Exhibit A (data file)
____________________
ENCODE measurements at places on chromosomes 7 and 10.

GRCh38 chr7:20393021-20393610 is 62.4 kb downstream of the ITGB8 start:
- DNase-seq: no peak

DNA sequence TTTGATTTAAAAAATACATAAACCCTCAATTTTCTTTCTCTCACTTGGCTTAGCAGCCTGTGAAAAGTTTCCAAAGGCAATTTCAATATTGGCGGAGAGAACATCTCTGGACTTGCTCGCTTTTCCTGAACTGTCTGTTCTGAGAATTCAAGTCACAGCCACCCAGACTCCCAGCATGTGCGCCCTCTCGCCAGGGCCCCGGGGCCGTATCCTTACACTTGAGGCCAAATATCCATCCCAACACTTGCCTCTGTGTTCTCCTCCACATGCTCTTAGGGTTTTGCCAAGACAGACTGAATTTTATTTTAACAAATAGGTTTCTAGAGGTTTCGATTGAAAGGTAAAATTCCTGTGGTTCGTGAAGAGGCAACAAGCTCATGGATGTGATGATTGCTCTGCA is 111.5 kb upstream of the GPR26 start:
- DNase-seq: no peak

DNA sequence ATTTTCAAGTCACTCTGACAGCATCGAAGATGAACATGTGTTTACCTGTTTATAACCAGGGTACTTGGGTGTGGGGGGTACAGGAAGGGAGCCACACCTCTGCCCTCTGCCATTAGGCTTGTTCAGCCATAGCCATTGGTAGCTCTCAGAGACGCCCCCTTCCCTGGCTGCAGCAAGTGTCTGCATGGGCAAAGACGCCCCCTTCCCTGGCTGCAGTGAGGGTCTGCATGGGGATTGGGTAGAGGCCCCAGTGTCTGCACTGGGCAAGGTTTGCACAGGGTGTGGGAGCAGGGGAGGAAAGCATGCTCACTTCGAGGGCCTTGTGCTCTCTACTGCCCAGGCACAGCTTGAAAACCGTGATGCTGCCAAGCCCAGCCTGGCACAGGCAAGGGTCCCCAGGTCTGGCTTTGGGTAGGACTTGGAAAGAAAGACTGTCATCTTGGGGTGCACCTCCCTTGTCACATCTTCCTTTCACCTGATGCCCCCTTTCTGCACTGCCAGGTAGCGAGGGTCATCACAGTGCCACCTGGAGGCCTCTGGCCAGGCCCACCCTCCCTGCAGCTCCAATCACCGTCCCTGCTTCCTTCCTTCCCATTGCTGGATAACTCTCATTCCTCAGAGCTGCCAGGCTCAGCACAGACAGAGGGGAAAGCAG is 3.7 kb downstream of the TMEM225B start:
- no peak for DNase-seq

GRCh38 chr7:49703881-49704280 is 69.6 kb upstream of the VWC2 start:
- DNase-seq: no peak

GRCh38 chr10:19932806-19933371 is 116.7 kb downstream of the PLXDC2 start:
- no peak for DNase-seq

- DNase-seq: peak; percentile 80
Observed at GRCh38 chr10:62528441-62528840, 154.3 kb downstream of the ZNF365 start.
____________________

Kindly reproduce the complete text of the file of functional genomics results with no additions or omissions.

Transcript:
ENCODE measurements at places on chromosomes 7 and 10.

GRCh38 chr7:20393021-20393610 is 62.4 kb downstream of the ITGB8 start:
- DNase-seq: no peak

DNA sequence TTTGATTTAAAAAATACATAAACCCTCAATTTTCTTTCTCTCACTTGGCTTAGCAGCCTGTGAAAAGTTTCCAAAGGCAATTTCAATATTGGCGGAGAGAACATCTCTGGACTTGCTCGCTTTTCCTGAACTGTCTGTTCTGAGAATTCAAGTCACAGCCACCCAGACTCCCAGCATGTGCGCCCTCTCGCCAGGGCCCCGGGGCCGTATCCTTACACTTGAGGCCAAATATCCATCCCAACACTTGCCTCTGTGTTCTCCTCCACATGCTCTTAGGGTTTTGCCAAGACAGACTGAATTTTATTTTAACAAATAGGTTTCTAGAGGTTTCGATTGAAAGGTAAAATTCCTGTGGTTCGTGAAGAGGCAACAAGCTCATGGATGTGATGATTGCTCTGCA is 111.5 kb upstream of the GPR26 start:
- DNase-seq: no peak

DNA sequence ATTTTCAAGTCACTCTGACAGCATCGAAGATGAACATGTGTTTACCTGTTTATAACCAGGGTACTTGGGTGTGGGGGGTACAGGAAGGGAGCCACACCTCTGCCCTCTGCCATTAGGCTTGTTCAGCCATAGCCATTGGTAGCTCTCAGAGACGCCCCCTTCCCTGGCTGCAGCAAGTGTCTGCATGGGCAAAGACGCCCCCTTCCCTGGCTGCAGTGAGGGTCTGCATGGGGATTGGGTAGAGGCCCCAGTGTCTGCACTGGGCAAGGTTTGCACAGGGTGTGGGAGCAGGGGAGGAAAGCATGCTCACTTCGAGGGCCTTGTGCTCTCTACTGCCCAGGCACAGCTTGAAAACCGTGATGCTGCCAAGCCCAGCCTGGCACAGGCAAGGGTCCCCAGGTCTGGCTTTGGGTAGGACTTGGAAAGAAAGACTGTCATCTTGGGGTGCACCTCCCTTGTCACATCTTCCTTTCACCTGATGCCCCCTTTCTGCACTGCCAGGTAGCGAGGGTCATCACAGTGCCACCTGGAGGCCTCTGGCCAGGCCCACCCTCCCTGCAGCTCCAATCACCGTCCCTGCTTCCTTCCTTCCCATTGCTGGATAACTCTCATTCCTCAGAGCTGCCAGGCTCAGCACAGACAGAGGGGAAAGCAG is 3.7 kb downstream of the TMEM225B start:
- no peak for DNase-seq

GRCh38 chr7:49703881-49704280 is 69.6 kb upstream of the VWC2 start:
- DNase-seq: no peak

GRCh38 chr10:19932806-19933371 is 116.7 kb downstream of the PLXDC2 start:
- no peak for DNase-seq

- DNase-seq: peak; percentile 80
Observed at GRCh38 chr10:62528441-62528840, 154.3 kb downstream of the ZNF365 start.